Jul 11th, 2019, By

Tenant Improvement Rights You Should Have

It's rare to find an office space that is ready for you to move into and exactly ideal for your company. That's why most offices undergo some improvements and modifications. To ensure that you're able to transform your office space into the very best setting for your team, keep these tips in mind:

 

1. Know What You May Want to Improve

Before you even begin to discuss tenant improvements with your landlord, take the time to tour your space and consult with your team about what requires improving. Think about how well the layout of the space will work for your employees and if it provides the right mix of open, semi-private and private offices. You'll also want to consider the wiring, the decor, visitor and reception areas, the ceiling, the flooring and the lighting.

 

2. Go Into Negotiations With a Number in Mind

Once you have a wish list of improvements, do some research to find out the approximate cost of the upgrades and modifications. This way, you will have some idea of how much money will be required, allowing you to negotiate with the landlord from a knowledgeable position.

 

3. Understand the Difference Between Major and Minor Alterations

As you analyze the lease, you may find that you are allowed to make minor alterations at your own expense without getting the landlord's approval. Typically, minor alterations are those that do not impact other tenants, have no impact on the property value, do not require permits or vacancies and have no bearing on the structural integrity of the building. Make sure that what the landlord means by minor alterations is clearly spelled out in the contract to avoid problems in the future.

 

4. Be Wary of Landlord Supervision and Overhead Fees

In some cases, tenant improvement allowances may include something called a "landlord supervision" or an "overhead" fee. This fee is often equivalent to 3 to 5 percent of the construction budget and greatly increases costs. You can fight to have this fee decreased or removed entirely. If the fees are not mentioned, request to have language that states that no such fees will be charged to the contract.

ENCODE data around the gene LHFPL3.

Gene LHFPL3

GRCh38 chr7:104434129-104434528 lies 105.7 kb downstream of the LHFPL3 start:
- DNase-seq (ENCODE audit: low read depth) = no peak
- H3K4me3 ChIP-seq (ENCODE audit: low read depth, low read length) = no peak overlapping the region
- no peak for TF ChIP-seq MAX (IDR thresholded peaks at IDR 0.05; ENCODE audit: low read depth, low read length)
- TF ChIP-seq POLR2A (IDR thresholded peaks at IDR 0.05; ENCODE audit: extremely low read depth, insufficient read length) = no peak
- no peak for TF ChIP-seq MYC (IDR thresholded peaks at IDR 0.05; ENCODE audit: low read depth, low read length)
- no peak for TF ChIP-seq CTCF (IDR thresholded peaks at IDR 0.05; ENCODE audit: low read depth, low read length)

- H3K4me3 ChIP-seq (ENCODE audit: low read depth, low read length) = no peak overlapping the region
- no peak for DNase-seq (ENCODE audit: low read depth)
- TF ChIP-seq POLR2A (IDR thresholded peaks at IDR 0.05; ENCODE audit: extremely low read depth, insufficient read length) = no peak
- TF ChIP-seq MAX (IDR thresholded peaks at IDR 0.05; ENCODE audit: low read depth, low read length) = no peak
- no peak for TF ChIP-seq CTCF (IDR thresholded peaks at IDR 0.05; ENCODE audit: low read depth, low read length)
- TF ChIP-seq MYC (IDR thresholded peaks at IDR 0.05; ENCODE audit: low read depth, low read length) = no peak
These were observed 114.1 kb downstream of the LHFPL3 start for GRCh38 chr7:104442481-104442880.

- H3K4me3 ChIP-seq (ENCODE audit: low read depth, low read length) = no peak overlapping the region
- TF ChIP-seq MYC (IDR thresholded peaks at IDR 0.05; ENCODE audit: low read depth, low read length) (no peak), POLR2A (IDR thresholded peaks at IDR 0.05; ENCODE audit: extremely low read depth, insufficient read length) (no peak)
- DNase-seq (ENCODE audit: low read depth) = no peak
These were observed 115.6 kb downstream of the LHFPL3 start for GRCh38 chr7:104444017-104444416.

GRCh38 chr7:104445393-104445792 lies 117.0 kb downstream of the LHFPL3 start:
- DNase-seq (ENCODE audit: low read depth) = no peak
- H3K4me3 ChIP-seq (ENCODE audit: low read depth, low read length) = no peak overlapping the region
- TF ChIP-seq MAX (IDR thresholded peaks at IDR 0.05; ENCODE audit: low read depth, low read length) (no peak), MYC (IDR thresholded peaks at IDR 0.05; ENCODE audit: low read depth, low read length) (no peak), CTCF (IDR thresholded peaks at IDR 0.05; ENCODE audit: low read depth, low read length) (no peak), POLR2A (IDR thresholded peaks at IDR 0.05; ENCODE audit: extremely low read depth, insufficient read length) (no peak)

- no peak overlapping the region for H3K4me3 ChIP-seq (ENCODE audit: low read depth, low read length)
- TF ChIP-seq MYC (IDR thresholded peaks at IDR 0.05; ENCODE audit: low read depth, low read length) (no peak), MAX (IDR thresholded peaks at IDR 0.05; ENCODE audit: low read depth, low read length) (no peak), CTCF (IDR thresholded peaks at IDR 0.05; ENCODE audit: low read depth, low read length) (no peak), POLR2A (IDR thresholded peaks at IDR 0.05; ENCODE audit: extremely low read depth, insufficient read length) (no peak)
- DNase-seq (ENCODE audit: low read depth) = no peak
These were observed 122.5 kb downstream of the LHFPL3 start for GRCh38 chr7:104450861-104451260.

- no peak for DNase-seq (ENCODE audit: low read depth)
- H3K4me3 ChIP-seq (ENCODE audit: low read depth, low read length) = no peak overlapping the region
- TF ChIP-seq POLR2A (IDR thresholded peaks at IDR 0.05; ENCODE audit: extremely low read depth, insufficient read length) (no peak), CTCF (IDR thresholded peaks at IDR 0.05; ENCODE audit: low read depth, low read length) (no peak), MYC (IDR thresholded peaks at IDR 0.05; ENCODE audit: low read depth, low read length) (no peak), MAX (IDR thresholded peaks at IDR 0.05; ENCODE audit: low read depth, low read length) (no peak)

5. Protect Yourself From Losing Unused Funds

Most often, tenants end up having to pay for some of their improvements out of their own pockets as the tenant improvement allowance does not provide enough funds for everything; however, in the event that there is money left over, your contract should spell out what will be done with the proceeds. Specifically, ask to have unused funds applied to your rent.

 

6. Reserve the Right to Stay Involved in the Process

Make sure that the alterations and improvements clause gives you the right to remain in the loop during the planning process. This way, you can have a say in which contractor is chosen for the work and can be certain that you're receiving a fair price.

 

7. Don't Put It Off for the Future

If you're in a hurry to move in, you may think that you can request improvements in the future and make do with the space as it is in the short term. Unfortunately, it can be very difficult to request improvements under an existing lease. It's best to get the work done upfront and be certain that you'll have the right space for your needs.

 

Here are some other articles to check out:

7 Commercial Leasing Due Diligence Tips

You Need a Tenant Rep Broker: Here’s Why

Top 10 Commercial Real Estate Terms You Need to Know

 

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